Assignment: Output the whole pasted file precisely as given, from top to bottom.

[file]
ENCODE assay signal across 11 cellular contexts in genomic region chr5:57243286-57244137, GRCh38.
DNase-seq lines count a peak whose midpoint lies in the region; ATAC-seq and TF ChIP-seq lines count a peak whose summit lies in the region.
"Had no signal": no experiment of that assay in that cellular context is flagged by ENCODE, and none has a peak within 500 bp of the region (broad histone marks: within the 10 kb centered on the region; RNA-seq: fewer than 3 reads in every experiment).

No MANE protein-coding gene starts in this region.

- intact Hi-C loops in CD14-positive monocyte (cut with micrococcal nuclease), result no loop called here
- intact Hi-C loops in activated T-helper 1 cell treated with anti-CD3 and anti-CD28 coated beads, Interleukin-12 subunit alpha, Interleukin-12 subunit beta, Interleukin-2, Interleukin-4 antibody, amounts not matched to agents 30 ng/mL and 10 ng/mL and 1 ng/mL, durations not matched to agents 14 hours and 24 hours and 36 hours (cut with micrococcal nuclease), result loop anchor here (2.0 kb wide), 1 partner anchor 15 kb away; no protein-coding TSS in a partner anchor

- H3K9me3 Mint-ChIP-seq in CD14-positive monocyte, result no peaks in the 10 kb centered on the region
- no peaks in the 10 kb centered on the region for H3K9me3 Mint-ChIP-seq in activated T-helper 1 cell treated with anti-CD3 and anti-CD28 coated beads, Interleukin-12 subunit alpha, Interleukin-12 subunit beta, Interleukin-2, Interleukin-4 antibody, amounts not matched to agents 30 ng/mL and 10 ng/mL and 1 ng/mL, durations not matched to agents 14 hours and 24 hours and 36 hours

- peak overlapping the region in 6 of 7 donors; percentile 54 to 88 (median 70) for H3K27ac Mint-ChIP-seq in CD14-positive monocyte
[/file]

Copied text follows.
ENCODE assay signal across 11 cellular contexts in genomic region chr5:57243286-57244137, GRCh38.
DNase-seq lines count a peak whose midpoint lies in the region; ATAC-seq and TF ChIP-seq lines count a peak whose summit lies in the region.
"Had no signal": no experiment of that assay in that cellular context is flagged by ENCODE, and none has a peak within 500 bp of the region (broad histone marks: within the 10 kb centered on the region; RNA-seq: fewer than 3 reads in every experiment).

No MANE protein-coding gene starts in this region.

- intact Hi-C loops in CD14-positive monocyte (cut with micrococcal nuclease), result no loop called here
- intact Hi-C loops in activated T-helper 1 cell treated with anti-CD3 and anti-CD28 coated beads, Interleukin-12 subunit alpha, Interleukin-12 subunit beta, Interleukin-2, Interleukin-4 antibody, amounts not matched to agents 30 ng/mL and 10 ng/mL and 1 ng/mL, durations not matched to agents 14 hours and 24 hours and 36 hours (cut with micrococcal nuclease), result loop anchor here (2.0 kb wide), 1 partner anchor 15 kb away; no protein-coding TSS in a partner anchor

- H3K9me3 Mint-ChIP-seq in CD14-positive monocyte, result no peaks in the 10 kb centered on the region
- no peaks in the 10 kb centered on the region for H3K9me3 Mint-ChIP-seq in activated T-helper 1 cell treated with anti-CD3 and anti-CD28 coated beads, Interleukin-12 subunit alpha, Interleukin-12 subunit beta, Interleukin-2, Interleukin-4 antibody, amounts not matched to agents 30 ng/mL and 10 ng/mL and 1 ng/mL, durations not matched to agents 14 hours and 24 hours and 36 hours

- peak overlapping the region in 6 of 7 donors; percentile 54 to 88 (median 70) for H3K27ac Mint-ChIP-seq in CD14-positive monocyte